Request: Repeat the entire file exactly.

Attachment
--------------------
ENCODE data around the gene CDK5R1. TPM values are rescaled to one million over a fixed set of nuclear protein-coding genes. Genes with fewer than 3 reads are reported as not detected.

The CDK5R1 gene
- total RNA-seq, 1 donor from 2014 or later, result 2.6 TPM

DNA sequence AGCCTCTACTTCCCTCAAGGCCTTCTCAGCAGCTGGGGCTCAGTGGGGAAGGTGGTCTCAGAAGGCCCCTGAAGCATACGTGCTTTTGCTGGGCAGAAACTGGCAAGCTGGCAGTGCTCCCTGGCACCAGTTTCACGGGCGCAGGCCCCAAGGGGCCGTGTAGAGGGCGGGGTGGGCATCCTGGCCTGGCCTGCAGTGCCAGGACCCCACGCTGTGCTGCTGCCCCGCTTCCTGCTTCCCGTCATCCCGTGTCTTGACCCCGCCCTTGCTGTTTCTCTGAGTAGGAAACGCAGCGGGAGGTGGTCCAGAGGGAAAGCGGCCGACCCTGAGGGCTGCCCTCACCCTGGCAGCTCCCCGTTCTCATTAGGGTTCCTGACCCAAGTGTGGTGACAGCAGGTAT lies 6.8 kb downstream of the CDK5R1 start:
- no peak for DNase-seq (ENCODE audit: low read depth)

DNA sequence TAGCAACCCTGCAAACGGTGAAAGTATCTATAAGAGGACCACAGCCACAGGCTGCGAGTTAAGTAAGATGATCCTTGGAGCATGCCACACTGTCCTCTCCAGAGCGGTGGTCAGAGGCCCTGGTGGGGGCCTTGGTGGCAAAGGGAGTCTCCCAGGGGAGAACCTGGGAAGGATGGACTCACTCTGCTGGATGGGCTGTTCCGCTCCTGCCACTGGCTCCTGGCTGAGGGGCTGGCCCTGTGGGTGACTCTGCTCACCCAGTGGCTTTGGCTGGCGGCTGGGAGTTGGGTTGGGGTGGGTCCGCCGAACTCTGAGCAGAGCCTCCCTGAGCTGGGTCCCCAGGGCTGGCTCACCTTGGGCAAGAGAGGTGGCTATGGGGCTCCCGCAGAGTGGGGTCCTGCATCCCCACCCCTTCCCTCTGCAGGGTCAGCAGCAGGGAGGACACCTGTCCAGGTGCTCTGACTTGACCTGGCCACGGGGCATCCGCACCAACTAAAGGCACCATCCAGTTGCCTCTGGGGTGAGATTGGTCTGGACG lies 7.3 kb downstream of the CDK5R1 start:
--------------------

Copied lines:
ENCODE data around the gene CDK5R1. TPM values are rescaled to one million over a fixed set of nuclear protein-coding genes. Genes with fewer than 3 reads are reported as not detected.

The CDK5R1 gene
- total RNA-seq, 1 donor from 2014 or later, result 2.6 TPM

DNA sequence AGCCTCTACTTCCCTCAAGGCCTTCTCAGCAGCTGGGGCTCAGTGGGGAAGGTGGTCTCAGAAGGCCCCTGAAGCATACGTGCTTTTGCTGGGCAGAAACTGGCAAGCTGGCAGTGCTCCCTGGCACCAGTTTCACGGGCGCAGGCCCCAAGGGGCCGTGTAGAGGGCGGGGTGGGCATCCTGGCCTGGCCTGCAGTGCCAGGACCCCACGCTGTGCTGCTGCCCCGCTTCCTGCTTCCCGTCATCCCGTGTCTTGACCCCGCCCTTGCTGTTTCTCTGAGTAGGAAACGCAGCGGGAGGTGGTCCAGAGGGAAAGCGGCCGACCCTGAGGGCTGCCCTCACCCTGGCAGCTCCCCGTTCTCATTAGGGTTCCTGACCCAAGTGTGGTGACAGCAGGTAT lies 6.8 kb downstream of the CDK5R1 start:
- no peak for DNase-seq (ENCODE audit: low read depth)

DNA sequence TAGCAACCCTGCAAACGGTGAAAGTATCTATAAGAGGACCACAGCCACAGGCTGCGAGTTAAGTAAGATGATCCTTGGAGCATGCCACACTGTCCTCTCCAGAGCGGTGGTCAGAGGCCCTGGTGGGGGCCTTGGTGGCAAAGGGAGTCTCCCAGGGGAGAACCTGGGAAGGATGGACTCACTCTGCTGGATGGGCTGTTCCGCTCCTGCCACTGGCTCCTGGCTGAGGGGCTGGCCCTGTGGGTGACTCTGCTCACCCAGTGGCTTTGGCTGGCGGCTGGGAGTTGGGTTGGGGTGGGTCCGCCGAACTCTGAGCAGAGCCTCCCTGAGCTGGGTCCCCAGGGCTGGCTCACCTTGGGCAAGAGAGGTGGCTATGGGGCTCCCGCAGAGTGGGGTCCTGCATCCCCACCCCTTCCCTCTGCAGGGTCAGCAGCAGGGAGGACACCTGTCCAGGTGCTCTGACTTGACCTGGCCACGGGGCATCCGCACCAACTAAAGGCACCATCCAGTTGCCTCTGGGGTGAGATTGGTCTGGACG lies 7.3 kb downstream of the CDK5R1 start: